Successfully treating mothers for depression can do wonders for their childrens mental health.
So says a study published last week in the Journal of the American Medical Association.
The study, part of ongoing research aimed at discovering the best practices for treating psychiatric problems in the United States, confirms what many clinicians have long suspected -- that childrens moods and behaviors can be affected profoundly by the mental health of their parents.
Our study is total common sense and it works, said the lead author, Myrna M. Weissman, a professor of psychiatry at Columbia University and the New York State Psychiatric Institute in Manhattan.
Weissman said she hopes the results will convince pediatricians to look beyond the patient when a child comes to the office with behavior problems.
You should find out whats going on in the home, Weissman suggested. If its a depression in either parent, the parent should be encouraged to get treatment.
Often, Weissman said, mothers are so busy caring for their families that they ignore their own depression, partly because it can cause inertia, and partly because women tend to put the needs of their families ahead of their own.
We had a hard time finding women with children to come in for treatment, Weissman said of the study, which was done at seven outpatient psychiatric clinics across the country.
If women know that depression can harm their children they might be encouraged to seek help, said Dr. Craig Martin, an adult and child psychiatrist at Natchaug Hospital in Mansfield, Conn.
What it does is gives additional data that clinicians can share with families to underscore the importance of treatment, Martin said.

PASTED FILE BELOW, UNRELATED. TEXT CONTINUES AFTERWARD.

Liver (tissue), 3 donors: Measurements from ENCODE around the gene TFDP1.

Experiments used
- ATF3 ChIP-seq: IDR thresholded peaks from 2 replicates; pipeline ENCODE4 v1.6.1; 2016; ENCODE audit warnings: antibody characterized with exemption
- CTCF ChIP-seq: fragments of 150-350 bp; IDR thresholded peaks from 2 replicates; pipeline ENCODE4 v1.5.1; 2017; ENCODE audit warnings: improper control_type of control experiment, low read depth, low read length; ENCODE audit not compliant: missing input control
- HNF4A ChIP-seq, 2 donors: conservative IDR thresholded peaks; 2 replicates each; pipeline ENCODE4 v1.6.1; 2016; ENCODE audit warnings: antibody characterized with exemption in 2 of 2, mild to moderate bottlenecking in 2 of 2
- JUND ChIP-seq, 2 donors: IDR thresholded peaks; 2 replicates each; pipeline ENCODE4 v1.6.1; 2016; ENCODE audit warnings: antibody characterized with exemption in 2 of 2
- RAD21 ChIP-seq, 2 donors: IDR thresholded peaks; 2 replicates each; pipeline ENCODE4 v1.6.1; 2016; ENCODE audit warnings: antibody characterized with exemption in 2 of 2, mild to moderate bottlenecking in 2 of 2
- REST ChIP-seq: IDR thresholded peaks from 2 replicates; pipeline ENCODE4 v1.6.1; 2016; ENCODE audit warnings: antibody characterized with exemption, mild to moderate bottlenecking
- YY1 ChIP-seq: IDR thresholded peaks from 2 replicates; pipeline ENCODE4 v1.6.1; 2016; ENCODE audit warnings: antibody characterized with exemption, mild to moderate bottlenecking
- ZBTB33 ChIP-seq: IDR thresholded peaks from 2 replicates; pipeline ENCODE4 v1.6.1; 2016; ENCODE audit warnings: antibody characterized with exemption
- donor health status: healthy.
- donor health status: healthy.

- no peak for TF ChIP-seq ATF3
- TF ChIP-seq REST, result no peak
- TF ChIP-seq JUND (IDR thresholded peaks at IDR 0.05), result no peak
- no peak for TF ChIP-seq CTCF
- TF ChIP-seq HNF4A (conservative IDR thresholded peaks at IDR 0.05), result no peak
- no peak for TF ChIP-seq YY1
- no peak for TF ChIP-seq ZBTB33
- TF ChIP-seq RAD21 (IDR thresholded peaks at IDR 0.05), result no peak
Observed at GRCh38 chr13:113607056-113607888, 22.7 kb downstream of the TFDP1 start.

For the study, researchers looked at 151 mothers who sought treatment for depression. They then referred one child from each family for evaluation by a clinician who did not know about the mothers depression. The children ranged in age from 7 to 17.
After three months, researchers found that children of mothers whose depression improved with treatment also showed improvement in their mental health. At the same time, children whose mothers did not improve during treatment showed an increase in psychiatric problems.
While depression in fathers can be equally damaging to children, Weissman said, she studied mothers because women are more likely than men to seek treatment. But she said the results apply to both parents.
Certainly, parents are the most important people in a childs life, said Mary Gratton, director of child and adolescent services at the Institute of Living in Hartford. If the primary caregiver is stressed, it makes sense that it affects the children.
Gratton said she has long believed that the epidemic in childhood mental health problems can be traced, at least in part, to parents who are struggling. Parents should not be blamed, she said, but should be encouraged to seek help.
If mental health screenings for parents were added to routine prenatal and pediatric well-child care, many problems, including depression, could be identified before they damage the child, Gratton said.